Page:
Robot releases bear repellant inside Amazon warehouse, 24 workers end up in hospital

Robot releases bear repellant inside Amazon warehouse, 24 workers end up in hospital


The bear repellant can was full of capsaicin, a chilli substance that could be used to deter a bear if it entered the warehouse.

HIGHLIGHTS

  • The accident happened when the can full of repellant fell down from the shelf.
  • Amazon says hospitalised workers are doing and fine and will be discharged soon.
  • Earlier in 2015, a robot killed a man in a factory in Germany.

They are calling it an accident. Okay, it was an accident. A robot inside Amazon’s warehouse in New Jersey punctured a can of bear repellant inside the building by accident, releasing toxins that sent 24 workers to hospital.

The robot, apparently an automated machine, punctured the can after it fell from its shelf. The robot probably identified it as an object that needed to be handled and punctured it, releasing capsaicin, a substance extracted from chilly and which is used to repel bears. Workers who were in vicinity inhaled capsaicin and had to visit a hospital. In total 24 workers were sent for health check-up.

“All of the impacted employees have been or are expected to be released from hospital within the next 24 hours. The safety of our employees is always our top priority and a full investigation is already under way, Amazon said in a statement.

Now, this is not the first incident where a robot has been directly, if you can say, implicated in an incident that has led to harm to humans. Earlier in 2015, a robot was part of an accident that led to the death of a worker in a Volkswagen factory. The worker, 22, was setting up the robot when the machine grabbed him and killed him. The robot’s job was to grab parts of a vehicle on the assembly line floor and shape them according to pre-defined parameters.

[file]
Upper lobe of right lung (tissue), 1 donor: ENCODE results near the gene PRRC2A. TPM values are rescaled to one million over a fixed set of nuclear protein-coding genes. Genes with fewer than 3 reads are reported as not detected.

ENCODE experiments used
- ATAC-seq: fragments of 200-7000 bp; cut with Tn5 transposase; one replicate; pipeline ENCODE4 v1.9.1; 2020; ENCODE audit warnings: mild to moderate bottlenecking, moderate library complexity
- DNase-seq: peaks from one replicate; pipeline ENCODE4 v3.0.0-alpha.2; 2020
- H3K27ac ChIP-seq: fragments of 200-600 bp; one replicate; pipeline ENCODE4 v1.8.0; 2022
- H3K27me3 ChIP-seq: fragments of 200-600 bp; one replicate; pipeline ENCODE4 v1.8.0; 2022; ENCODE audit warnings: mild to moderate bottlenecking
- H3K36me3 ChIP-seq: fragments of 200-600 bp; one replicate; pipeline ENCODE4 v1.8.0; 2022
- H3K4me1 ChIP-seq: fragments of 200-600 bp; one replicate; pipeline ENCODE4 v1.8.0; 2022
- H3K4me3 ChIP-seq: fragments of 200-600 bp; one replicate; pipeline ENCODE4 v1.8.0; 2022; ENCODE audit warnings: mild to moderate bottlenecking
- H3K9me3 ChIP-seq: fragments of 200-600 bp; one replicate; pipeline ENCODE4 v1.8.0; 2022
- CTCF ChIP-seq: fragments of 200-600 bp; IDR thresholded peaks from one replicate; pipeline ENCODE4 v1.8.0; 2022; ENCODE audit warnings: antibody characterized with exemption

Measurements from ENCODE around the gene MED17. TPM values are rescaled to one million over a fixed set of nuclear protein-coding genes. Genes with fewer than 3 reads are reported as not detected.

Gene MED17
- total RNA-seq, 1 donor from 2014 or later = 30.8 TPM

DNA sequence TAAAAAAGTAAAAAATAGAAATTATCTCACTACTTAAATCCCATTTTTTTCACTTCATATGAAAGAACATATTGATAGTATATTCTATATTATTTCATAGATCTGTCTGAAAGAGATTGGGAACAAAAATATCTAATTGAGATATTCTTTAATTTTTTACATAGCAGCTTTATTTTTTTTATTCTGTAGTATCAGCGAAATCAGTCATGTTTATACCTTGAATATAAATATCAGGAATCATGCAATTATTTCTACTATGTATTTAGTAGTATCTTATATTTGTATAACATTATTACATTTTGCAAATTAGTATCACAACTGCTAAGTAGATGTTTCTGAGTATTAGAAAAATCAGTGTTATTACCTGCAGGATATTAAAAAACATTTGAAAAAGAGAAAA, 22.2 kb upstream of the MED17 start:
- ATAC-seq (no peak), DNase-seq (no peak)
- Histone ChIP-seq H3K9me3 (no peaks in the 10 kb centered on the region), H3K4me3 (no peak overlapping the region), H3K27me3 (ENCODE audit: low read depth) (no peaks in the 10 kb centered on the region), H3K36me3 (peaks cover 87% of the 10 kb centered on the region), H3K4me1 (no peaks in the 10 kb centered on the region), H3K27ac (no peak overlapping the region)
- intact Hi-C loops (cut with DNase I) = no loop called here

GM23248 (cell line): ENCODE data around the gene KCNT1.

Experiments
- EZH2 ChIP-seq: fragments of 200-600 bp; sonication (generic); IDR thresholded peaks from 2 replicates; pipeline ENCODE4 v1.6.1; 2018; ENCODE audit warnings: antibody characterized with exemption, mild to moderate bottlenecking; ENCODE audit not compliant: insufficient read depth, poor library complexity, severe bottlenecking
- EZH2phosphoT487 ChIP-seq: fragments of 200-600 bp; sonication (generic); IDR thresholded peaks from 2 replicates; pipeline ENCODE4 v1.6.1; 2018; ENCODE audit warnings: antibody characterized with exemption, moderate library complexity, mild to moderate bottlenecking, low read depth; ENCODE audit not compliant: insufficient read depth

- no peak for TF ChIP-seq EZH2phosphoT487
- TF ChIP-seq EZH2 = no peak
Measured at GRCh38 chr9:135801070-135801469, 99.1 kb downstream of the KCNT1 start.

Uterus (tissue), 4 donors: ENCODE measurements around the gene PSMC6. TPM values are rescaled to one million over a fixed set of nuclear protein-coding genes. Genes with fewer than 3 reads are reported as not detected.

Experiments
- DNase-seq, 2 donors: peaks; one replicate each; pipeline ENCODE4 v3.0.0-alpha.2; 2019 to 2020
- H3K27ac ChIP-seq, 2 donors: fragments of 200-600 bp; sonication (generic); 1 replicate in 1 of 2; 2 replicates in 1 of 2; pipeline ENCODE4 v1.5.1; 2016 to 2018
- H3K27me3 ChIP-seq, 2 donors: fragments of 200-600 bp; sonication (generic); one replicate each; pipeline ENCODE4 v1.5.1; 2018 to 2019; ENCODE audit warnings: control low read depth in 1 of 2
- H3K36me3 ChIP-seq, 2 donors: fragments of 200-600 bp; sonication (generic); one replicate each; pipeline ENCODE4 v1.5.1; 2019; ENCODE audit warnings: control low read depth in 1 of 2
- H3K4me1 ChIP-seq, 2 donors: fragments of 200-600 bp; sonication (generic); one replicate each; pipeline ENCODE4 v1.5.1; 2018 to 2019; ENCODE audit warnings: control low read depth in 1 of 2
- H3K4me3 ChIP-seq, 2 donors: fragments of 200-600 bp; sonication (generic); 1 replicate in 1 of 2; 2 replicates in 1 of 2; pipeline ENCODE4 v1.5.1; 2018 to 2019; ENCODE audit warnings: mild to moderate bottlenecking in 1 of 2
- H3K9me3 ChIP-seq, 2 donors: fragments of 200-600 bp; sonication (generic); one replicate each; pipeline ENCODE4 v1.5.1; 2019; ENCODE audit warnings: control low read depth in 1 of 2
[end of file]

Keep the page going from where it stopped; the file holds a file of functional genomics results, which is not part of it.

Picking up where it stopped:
As more and more machines and robot enter factories and warehouses come online, chances are that accidents involving them will also increase. However, for now you can rest easy that machines aren’t trying to kill their human masters. They still abide by the first rule of Asimov that states “a robot may not injure a human being or, through inaction, allow a human being to come to harm”.

A bigger danger for humans are as far as smart robots are concerned is related to the expected job loss that automation will bring in future. For example, if driverless cars take off, millions of drivers across the world may lose jobs in the next 10 to 15 years. Similarly, if robots become good at vending items, or at running warehouses — and already most of Amazon warehouses have a lot of work automated — it may result is massive job losses for humans part of the delivery and supply chains.

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